I started to walk the circular paths, and found myself at first focusing closely on each step, and the lines and patterns beneath me. As I continued to walk, I started focusing more on the journey ahead and my final destination. With each step, my mind began to free. I encountered unexpected twists and turns and just when I thought I knew the path to the centre, the path changed.
I became aware that I could take control at any time, by simply stepping outside the winding circle and give up altogether or walk directly to my final destination, but as I continued to walk, I discovered a strong desire to complete the labyrinth and a strange sense of elation and accomplishment when I did.
I stood in the centre and looked up. The weight on my heart and mind was gone.
This week’s #HappyAct is to walk a labyrinth and clear your mind and soul. Need help finding one? Check out this worldwide labyrinth locator. There are literally hundreds in Canada, many located in churches.
The popularity of the Netflix series of Bridgerton has transported us back in time to another era. Set in the early 1800’s in regency London, it is steeped in the stories of lords and ladies, dukes and duchesses attending balls and paying morning visits in the drawing rooms and parlours of the grand mansions and manors in England.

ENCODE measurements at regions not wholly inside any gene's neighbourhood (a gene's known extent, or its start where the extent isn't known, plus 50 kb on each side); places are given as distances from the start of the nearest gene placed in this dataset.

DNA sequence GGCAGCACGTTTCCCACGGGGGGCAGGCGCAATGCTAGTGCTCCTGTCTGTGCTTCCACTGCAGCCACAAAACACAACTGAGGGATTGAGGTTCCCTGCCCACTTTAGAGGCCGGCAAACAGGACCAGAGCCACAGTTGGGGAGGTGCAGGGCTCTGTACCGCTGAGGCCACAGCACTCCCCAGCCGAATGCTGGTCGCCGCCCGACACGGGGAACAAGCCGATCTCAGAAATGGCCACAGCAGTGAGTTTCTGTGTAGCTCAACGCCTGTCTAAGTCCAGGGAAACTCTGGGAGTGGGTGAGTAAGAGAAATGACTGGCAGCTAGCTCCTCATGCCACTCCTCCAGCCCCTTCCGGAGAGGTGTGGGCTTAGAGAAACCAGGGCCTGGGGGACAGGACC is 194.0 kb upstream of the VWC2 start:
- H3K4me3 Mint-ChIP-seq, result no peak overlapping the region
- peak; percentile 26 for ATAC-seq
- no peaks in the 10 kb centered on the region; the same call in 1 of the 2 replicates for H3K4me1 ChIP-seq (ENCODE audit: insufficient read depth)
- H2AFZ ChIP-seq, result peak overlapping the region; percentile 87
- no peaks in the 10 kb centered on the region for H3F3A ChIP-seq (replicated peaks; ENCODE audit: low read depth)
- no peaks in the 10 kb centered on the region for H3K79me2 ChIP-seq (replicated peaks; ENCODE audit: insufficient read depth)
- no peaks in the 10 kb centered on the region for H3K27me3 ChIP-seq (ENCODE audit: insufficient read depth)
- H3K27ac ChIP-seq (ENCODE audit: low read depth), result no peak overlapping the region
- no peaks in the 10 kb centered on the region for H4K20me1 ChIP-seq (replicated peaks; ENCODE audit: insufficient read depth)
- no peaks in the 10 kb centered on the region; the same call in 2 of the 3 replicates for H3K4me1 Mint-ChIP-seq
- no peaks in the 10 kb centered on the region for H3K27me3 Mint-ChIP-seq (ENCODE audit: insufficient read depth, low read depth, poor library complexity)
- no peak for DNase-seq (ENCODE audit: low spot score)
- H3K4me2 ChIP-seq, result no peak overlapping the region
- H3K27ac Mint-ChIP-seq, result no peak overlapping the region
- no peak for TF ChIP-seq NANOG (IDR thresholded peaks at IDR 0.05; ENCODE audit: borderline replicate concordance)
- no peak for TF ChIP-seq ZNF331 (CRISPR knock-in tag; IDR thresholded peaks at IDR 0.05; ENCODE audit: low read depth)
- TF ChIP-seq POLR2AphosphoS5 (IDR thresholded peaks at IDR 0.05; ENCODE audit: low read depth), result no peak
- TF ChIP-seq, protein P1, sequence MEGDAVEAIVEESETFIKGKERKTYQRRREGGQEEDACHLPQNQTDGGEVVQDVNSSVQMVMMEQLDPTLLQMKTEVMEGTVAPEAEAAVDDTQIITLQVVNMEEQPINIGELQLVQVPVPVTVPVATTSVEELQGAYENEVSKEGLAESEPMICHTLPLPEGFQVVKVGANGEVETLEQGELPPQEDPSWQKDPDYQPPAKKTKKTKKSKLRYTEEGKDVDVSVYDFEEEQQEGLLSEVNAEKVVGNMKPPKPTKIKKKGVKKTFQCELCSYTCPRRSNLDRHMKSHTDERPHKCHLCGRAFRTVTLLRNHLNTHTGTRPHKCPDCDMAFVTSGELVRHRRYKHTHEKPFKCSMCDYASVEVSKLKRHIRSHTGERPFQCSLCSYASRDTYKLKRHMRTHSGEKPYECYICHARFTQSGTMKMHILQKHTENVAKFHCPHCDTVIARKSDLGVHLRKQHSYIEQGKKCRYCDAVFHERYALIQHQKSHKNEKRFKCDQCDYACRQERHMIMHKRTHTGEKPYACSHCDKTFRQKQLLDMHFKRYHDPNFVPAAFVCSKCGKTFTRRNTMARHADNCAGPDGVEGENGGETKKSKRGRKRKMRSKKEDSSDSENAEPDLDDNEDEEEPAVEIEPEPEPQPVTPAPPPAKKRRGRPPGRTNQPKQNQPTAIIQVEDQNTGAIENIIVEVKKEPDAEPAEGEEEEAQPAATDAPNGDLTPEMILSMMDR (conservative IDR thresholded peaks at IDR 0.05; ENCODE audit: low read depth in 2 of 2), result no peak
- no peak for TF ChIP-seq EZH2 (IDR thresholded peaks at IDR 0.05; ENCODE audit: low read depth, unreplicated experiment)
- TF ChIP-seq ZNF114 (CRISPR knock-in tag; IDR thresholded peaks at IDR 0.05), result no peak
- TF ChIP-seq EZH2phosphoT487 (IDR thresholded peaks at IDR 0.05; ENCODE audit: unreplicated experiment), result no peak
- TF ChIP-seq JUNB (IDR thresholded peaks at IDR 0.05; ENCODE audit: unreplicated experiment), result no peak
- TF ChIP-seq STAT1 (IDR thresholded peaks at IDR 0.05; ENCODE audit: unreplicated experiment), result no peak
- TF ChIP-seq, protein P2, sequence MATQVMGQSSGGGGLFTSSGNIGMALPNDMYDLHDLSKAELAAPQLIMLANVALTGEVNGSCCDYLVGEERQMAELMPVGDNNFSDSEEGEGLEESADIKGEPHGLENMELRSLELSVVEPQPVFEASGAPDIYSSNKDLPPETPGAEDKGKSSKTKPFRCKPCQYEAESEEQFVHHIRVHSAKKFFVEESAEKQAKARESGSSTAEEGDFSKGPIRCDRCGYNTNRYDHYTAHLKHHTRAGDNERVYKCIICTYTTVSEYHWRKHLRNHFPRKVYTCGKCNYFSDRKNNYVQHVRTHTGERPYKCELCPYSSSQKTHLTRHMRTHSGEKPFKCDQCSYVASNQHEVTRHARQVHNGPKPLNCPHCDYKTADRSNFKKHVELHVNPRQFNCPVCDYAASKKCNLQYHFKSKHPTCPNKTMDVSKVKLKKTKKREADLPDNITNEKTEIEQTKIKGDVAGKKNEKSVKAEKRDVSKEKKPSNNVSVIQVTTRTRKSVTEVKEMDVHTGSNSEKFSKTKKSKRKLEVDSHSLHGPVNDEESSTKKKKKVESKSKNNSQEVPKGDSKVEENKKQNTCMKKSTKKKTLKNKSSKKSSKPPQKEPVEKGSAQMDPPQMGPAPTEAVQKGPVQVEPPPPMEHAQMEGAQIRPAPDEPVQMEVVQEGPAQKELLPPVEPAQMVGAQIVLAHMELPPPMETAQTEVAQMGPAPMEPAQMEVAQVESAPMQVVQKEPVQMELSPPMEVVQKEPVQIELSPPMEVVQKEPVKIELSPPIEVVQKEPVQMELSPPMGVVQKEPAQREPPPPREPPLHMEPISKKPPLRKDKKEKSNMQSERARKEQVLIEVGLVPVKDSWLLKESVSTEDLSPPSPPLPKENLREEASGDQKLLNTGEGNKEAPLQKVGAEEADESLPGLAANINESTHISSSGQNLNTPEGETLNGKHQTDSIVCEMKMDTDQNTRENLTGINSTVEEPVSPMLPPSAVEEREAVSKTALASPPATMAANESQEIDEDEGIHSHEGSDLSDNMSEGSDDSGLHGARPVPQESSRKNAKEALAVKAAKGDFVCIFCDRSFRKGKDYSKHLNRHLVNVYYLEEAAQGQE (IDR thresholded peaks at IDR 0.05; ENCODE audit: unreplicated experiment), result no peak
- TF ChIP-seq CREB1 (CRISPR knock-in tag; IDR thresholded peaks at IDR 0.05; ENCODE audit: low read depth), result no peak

I have to confess to be a little smitten with this show and period, and it reminded me of happier times touring towns like Bath in England, and manor houses across the English, Irish and Scottish countryside.
Most of the museums and homes used for the sets of Bridgerton are open to the pandemic (but closed now due to COVID), so you can plan to visit them soon.